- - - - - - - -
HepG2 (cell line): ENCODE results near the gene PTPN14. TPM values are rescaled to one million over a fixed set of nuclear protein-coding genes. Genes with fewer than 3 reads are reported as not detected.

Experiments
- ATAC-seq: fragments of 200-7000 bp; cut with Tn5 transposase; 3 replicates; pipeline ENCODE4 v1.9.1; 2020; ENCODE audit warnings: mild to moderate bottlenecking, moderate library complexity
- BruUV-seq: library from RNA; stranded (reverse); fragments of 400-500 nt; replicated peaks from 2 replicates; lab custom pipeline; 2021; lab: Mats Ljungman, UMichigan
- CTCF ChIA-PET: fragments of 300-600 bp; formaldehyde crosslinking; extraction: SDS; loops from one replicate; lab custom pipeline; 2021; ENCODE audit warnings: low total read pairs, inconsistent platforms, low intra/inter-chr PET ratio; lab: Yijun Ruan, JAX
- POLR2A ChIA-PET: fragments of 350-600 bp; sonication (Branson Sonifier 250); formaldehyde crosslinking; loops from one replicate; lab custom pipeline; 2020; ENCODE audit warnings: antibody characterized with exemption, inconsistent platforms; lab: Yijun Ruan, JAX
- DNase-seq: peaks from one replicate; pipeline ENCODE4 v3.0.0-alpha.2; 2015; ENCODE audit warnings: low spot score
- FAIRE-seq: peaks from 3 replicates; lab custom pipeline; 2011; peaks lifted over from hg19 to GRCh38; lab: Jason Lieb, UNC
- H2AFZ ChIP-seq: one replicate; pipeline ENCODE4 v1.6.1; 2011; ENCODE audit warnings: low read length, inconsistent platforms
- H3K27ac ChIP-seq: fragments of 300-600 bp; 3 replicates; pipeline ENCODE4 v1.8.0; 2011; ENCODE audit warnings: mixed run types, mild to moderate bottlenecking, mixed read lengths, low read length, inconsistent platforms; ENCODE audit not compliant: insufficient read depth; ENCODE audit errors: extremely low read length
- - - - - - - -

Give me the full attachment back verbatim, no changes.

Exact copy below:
HepG2 (cell line): ENCODE results near the gene PTPN14. TPM values are rescaled to one million over a fixed set of nuclear protein-coding genes. Genes with fewer than 3 reads are reported as not detected.

Experiments
- ATAC-seq: fragments of 200-7000 bp; cut with Tn5 transposase; 3 replicates; pipeline ENCODE4 v1.9.1; 2020; ENCODE audit warnings: mild to moderate bottlenecking, moderate library complexity
- BruUV-seq: library from RNA; stranded (reverse); fragments of 400-500 nt; replicated peaks from 2 replicates; lab custom pipeline; 2021; lab: Mats Ljungman, UMichigan
- CTCF ChIA-PET: fragments of 300-600 bp; formaldehyde crosslinking; extraction: SDS; loops from one replicate; lab custom pipeline; 2021; ENCODE audit warnings: low total read pairs, inconsistent platforms, low intra/inter-chr PET ratio; lab: Yijun Ruan, JAX
- POLR2A ChIA-PET: fragments of 350-600 bp; sonication (Branson Sonifier 250); formaldehyde crosslinking; loops from one replicate; lab custom pipeline; 2020; ENCODE audit warnings: antibody characterized with exemption, inconsistent platforms; lab: Yijun Ruan, JAX
- DNase-seq: peaks from one replicate; pipeline ENCODE4 v3.0.0-alpha.2; 2015; ENCODE audit warnings: low spot score
- FAIRE-seq: peaks from 3 replicates; lab custom pipeline; 2011; peaks lifted over from hg19 to GRCh38; lab: Jason Lieb, UNC
- H2AFZ ChIP-seq: one replicate; pipeline ENCODE4 v1.6.1; 2011; ENCODE audit warnings: low read length, inconsistent platforms
- H3K27ac ChIP-seq: fragments of 300-600 bp; 3 replicates; pipeline ENCODE4 v1.8.0; 2011; ENCODE audit warnings: mixed run types, mild to moderate bottlenecking, mixed read lengths, low read length, inconsistent platforms; ENCODE audit not compliant: insufficient read depth; ENCODE audit errors: extremely low read length